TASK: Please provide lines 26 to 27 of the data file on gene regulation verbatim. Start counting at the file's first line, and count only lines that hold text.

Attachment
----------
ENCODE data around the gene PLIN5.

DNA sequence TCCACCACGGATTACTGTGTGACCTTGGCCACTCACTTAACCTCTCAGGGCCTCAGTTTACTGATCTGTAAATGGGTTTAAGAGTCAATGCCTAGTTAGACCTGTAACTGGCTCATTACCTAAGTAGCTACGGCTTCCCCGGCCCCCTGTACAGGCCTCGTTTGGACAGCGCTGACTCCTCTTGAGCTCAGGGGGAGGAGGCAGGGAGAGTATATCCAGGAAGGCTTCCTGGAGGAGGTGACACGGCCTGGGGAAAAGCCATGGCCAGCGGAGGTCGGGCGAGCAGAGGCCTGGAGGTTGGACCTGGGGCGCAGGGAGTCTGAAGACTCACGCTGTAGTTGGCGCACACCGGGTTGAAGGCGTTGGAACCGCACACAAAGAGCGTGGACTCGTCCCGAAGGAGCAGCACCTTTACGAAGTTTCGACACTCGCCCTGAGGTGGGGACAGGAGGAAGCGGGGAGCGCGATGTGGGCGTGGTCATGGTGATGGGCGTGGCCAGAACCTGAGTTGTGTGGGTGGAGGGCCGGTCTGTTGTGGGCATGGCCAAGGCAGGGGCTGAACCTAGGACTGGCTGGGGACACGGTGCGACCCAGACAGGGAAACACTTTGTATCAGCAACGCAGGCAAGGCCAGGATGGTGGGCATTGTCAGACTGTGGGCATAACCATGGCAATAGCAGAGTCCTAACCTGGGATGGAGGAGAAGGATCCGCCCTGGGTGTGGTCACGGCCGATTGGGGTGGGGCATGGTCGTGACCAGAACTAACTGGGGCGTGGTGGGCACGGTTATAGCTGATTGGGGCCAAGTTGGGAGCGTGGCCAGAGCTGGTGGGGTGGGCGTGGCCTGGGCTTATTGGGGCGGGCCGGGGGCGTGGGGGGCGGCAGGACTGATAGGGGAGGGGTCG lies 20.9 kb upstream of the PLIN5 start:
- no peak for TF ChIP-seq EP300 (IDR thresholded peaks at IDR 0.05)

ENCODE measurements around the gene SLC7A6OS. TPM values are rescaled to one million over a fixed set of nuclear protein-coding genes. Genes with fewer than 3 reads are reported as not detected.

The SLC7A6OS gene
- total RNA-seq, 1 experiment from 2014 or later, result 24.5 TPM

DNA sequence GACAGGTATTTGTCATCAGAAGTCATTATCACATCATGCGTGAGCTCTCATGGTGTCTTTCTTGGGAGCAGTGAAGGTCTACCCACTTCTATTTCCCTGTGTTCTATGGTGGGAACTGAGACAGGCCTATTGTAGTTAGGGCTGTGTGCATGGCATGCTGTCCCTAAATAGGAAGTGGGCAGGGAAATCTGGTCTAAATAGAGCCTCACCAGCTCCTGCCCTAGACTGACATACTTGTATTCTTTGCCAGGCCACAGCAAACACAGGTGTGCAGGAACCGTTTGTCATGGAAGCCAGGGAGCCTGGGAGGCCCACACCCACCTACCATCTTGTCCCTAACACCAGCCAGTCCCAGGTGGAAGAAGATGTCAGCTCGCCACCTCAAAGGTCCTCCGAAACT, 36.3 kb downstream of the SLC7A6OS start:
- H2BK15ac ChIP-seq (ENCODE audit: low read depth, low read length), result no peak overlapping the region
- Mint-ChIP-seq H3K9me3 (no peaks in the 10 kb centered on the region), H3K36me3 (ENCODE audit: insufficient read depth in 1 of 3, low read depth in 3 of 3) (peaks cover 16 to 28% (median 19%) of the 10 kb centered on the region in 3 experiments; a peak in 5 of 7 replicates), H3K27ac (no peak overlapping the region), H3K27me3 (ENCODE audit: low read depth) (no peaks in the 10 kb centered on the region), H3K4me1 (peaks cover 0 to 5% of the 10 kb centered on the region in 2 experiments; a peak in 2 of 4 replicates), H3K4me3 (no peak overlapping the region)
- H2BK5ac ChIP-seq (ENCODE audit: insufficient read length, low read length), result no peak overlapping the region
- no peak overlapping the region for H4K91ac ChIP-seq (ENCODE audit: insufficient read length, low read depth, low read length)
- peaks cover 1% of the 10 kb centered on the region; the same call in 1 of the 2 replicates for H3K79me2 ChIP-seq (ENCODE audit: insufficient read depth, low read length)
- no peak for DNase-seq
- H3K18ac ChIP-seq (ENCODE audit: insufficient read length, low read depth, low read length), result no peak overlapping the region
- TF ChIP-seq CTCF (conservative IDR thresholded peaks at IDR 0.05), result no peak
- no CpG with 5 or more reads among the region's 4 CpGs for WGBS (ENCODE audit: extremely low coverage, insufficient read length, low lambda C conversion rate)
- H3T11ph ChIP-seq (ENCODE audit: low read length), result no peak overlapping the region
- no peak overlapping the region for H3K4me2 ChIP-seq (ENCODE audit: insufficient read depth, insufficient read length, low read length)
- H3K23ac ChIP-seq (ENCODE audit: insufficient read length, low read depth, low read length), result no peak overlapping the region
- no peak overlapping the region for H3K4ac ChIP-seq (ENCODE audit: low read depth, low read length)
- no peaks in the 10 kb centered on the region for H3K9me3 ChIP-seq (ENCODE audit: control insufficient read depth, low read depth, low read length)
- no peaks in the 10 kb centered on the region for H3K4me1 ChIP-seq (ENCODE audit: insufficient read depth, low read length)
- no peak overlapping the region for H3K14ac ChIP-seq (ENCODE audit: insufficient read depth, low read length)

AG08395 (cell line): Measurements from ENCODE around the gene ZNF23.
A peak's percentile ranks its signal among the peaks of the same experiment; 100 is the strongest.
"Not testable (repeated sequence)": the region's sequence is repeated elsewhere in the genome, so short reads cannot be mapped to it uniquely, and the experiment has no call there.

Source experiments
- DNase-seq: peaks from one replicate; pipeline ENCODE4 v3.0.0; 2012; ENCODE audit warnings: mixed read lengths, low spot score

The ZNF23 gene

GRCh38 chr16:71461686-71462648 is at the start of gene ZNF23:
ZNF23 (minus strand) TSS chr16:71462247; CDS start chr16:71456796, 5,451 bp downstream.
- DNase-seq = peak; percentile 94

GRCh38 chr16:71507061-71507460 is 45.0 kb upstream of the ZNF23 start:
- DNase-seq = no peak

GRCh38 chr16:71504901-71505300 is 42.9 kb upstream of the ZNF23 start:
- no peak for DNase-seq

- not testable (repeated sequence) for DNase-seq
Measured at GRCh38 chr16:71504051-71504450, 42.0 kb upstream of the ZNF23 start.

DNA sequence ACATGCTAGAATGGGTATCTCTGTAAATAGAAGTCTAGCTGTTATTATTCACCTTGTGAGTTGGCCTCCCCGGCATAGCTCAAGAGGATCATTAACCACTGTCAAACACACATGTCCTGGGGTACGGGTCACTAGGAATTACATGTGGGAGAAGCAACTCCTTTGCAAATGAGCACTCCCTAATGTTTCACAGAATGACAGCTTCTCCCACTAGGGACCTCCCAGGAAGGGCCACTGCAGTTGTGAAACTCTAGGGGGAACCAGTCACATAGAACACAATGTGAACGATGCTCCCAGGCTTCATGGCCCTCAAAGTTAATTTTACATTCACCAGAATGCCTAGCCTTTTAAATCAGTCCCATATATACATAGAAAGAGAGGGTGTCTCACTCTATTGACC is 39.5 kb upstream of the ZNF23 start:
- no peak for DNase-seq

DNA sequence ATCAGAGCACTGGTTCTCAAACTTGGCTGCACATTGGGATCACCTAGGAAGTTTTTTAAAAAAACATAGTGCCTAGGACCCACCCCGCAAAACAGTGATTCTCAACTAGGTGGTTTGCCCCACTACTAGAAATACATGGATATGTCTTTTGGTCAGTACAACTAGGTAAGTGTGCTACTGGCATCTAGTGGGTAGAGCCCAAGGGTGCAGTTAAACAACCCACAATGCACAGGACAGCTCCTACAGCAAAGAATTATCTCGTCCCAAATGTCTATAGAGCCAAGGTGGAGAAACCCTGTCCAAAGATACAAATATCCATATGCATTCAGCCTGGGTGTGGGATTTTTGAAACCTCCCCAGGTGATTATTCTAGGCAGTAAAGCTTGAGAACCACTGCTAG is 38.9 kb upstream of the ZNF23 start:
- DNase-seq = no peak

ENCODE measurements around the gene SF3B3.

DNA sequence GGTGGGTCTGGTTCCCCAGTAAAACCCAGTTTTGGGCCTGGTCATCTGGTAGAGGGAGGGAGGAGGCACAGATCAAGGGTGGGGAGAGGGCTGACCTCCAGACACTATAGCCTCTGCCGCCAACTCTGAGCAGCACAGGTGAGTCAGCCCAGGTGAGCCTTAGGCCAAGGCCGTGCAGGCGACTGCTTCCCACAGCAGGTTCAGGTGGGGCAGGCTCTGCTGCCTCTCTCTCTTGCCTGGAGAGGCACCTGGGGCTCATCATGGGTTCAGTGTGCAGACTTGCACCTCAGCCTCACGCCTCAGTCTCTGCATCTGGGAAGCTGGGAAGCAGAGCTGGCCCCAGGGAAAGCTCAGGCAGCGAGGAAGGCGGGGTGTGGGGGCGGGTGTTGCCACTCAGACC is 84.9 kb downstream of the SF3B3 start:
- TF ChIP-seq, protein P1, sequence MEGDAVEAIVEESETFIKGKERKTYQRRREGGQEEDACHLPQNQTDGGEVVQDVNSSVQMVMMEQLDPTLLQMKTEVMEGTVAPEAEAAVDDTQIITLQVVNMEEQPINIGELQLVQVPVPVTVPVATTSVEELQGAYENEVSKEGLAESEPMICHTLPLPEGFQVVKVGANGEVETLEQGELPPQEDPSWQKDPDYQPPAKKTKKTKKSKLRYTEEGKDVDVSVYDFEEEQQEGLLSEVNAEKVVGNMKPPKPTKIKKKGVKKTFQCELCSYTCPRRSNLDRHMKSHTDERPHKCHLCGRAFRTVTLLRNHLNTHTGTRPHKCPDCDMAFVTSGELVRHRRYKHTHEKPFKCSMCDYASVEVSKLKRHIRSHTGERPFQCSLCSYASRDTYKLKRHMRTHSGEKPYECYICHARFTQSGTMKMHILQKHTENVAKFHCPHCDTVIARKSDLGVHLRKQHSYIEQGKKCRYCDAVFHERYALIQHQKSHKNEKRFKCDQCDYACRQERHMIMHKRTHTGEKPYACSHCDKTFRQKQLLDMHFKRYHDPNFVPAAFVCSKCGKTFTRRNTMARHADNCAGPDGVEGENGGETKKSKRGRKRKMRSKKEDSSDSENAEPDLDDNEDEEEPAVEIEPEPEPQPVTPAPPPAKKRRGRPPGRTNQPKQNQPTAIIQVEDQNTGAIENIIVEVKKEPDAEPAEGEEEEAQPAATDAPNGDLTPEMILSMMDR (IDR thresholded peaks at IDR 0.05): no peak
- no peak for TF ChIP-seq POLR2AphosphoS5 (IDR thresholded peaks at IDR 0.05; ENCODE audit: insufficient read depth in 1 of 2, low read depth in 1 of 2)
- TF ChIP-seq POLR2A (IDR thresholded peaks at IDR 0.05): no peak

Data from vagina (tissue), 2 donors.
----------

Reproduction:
"Not testable (repeated sequence)": the region's sequence is repeated elsewhere in the genome, so short reads cannot be mapped to it uniquely, and the experiment has no call there.

Source experiments